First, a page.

A Certificate of Determination was issued in March 2019, but although nearly three months had passed no payments had been made to the worker. The self-insurer continued to blame Centrelink for delaying the payment. Following contact from WIRO, the self-insurer claimed that it had suffered a security risk 2 weeks previously and had to shut down all IT systems until the threat could be rectified. Although the insurer said the system was now online, there was a back log of payments and interest would be applied if the payment was not made in time. WIRO contacted the insurer regularly over the next few weeks seeking an estimated date for payment. A few days later the insurer claimed to have suffered another security breach, which would further delay payment. The worker and his lawyer both contacted WIRO claiming that the worker was in financial distress as his Centrelink payments had ceased. The next week, WIRO was contacted by the office of the worker’s local MP, who had taken an interest in the case. WIRO phoned the insurer and made it aware of the MP’s involvement. The insurer asked for 30 minutes to review the matter and then advised that the payment would be released. The worker was back-paid nearly $40,000.00.  

Errors in PIAWE Calculation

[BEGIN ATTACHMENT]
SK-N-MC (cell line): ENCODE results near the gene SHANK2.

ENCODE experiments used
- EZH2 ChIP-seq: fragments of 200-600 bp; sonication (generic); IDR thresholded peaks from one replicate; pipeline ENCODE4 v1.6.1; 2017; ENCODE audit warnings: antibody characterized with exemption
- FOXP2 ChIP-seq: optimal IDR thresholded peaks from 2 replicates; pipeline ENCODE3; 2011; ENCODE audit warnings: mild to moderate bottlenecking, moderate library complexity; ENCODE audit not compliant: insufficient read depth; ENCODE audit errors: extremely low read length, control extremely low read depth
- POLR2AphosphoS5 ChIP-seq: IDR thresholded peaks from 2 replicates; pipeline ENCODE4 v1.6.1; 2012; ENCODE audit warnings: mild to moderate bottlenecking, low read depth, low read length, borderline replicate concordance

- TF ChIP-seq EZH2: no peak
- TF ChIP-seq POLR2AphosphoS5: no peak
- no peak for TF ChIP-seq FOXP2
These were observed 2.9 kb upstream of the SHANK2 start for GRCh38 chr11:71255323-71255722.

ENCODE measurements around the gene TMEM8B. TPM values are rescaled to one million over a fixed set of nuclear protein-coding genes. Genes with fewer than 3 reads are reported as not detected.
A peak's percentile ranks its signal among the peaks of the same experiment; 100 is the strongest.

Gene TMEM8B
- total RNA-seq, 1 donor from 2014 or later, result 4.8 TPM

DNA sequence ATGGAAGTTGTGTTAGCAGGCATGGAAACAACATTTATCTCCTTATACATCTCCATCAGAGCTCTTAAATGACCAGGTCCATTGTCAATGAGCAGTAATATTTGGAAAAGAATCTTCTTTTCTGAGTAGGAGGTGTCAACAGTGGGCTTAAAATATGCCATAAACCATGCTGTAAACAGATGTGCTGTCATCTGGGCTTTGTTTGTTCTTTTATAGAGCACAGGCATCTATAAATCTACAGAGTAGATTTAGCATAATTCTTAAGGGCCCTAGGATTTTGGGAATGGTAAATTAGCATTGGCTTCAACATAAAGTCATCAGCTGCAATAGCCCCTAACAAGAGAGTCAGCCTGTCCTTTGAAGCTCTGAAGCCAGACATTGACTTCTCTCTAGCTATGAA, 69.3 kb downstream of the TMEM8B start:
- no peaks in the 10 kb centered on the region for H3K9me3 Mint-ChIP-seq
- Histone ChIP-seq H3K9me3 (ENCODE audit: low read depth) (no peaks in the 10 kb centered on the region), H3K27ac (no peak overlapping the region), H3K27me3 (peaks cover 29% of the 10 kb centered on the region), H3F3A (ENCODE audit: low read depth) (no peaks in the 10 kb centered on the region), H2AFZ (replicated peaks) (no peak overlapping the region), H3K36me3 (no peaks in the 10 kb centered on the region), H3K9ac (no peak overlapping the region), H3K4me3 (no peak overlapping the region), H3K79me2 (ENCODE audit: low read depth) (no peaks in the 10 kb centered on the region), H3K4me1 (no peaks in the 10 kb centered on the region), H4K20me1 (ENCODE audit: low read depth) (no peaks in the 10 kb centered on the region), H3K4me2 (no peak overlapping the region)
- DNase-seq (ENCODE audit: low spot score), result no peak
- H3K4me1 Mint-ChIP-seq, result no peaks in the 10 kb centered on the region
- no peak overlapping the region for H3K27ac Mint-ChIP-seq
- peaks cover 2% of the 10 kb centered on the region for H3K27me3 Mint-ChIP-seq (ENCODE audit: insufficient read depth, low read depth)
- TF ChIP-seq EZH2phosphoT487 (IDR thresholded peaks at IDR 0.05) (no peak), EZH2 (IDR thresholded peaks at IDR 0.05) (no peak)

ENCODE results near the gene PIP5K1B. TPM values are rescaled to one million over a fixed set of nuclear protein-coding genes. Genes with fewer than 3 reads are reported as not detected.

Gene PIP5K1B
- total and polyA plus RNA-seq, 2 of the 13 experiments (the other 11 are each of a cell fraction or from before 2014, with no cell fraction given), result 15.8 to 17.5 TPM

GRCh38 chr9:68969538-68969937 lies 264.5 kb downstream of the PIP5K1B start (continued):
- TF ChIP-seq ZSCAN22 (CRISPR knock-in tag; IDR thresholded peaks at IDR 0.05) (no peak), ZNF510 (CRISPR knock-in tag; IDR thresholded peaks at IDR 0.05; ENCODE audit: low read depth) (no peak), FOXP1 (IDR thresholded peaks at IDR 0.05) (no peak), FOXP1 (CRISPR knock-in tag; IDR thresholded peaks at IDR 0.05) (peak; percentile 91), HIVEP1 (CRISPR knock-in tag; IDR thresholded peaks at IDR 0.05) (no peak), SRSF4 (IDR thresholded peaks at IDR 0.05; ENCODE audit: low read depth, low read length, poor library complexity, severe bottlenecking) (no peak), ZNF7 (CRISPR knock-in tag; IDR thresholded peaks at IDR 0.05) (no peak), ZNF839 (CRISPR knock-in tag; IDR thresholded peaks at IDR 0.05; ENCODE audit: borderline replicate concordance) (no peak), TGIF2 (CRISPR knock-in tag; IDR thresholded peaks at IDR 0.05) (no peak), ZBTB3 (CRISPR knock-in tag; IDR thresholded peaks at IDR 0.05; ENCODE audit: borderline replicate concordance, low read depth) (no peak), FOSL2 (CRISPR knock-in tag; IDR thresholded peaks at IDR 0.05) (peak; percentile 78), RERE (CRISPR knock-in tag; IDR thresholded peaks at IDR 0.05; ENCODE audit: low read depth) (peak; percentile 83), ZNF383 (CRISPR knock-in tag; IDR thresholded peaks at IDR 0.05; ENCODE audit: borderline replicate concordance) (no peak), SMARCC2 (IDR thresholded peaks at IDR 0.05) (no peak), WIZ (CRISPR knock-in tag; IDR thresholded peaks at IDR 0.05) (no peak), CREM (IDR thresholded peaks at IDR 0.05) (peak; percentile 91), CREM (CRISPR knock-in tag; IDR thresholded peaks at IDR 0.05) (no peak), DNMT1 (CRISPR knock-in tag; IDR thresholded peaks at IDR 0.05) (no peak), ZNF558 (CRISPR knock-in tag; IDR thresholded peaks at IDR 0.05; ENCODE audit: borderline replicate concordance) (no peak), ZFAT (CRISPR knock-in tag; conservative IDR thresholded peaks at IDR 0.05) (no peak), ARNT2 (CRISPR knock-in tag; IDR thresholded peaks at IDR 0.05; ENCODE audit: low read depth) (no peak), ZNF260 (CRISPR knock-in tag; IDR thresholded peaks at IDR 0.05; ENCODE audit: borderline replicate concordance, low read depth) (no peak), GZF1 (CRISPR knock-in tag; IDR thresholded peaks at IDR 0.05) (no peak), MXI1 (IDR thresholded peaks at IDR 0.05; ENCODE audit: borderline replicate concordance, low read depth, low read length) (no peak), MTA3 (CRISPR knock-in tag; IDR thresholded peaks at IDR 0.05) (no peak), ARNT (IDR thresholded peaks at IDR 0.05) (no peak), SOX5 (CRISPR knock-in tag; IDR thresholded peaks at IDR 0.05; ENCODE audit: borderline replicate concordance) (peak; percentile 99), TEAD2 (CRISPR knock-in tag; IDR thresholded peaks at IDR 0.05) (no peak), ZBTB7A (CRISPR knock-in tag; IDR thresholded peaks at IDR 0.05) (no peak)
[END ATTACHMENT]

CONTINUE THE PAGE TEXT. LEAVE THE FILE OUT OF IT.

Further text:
The worker worked two jobs and wanted to know why wages from his second employer could not be included in his PIAWE. He had suffered a significant injury to the jaw and PTSD and said that his financial situation was causing him further distress. WIRO advised the worker that due to the legislation, it was rare for secondary employment be included in PIAWE. Nevertheless, we raised a preliminary inquiry. While the secondary employment could not be considered in the calculation of PIAWE, the insurer’s response demonstrated that PIAWE for the worker’s primary employment had not been calculated correctly.  The insurer said that PIAWE had been calculated pursuant to Schedule 3, Item 2 WCA. However, as the worker was employed as a casual, Item 2 should not have been applied. The calculation also included weeks in the relevant period when the worker did not work. WIRO raised these issues with the insurer, but its initial response failed to address the issues raised.  WIRO escalated the matter to a technical specialist and suggested that Item 6 ought to apply for 40 hours per week, rather than 32 fixed hours initially assessed by the insurer. The insurer agreed and it increased the rate of PIAWE by more than $300.00.